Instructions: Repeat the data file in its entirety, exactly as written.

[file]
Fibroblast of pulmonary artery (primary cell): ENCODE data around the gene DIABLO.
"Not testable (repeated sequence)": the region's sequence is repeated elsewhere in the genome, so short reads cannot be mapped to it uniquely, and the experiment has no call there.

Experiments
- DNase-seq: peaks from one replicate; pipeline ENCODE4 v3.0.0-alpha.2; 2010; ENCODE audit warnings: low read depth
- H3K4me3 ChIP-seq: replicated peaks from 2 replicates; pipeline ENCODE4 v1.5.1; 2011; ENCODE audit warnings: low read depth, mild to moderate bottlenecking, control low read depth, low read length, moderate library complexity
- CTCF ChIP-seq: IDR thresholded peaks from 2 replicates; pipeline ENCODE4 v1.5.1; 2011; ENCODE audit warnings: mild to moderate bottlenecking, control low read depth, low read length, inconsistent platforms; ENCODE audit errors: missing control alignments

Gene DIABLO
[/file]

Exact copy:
Fibroblast of pulmonary artery (primary cell): ENCODE data around the gene DIABLO.
"Not testable (repeated sequence)": the region's sequence is repeated elsewhere in the genome, so short reads cannot be mapped to it uniquely, and the experiment has no call there.

Experiments
- DNase-seq: peaks from one replicate; pipeline ENCODE4 v3.0.0-alpha.2; 2010; ENCODE audit warnings: low read depth
- H3K4me3 ChIP-seq: replicated peaks from 2 replicates; pipeline ENCODE4 v1.5.1; 2011; ENCODE audit warnings: low read depth, mild to moderate bottlenecking, control low read depth, low read length, moderate library complexity
- CTCF ChIP-seq: IDR thresholded peaks from 2 replicates; pipeline ENCODE4 v1.5.1; 2011; ENCODE audit warnings: mild to moderate bottlenecking, control low read depth, low read length, inconsistent platforms; ENCODE audit errors: missing control alignments

Gene DIABLO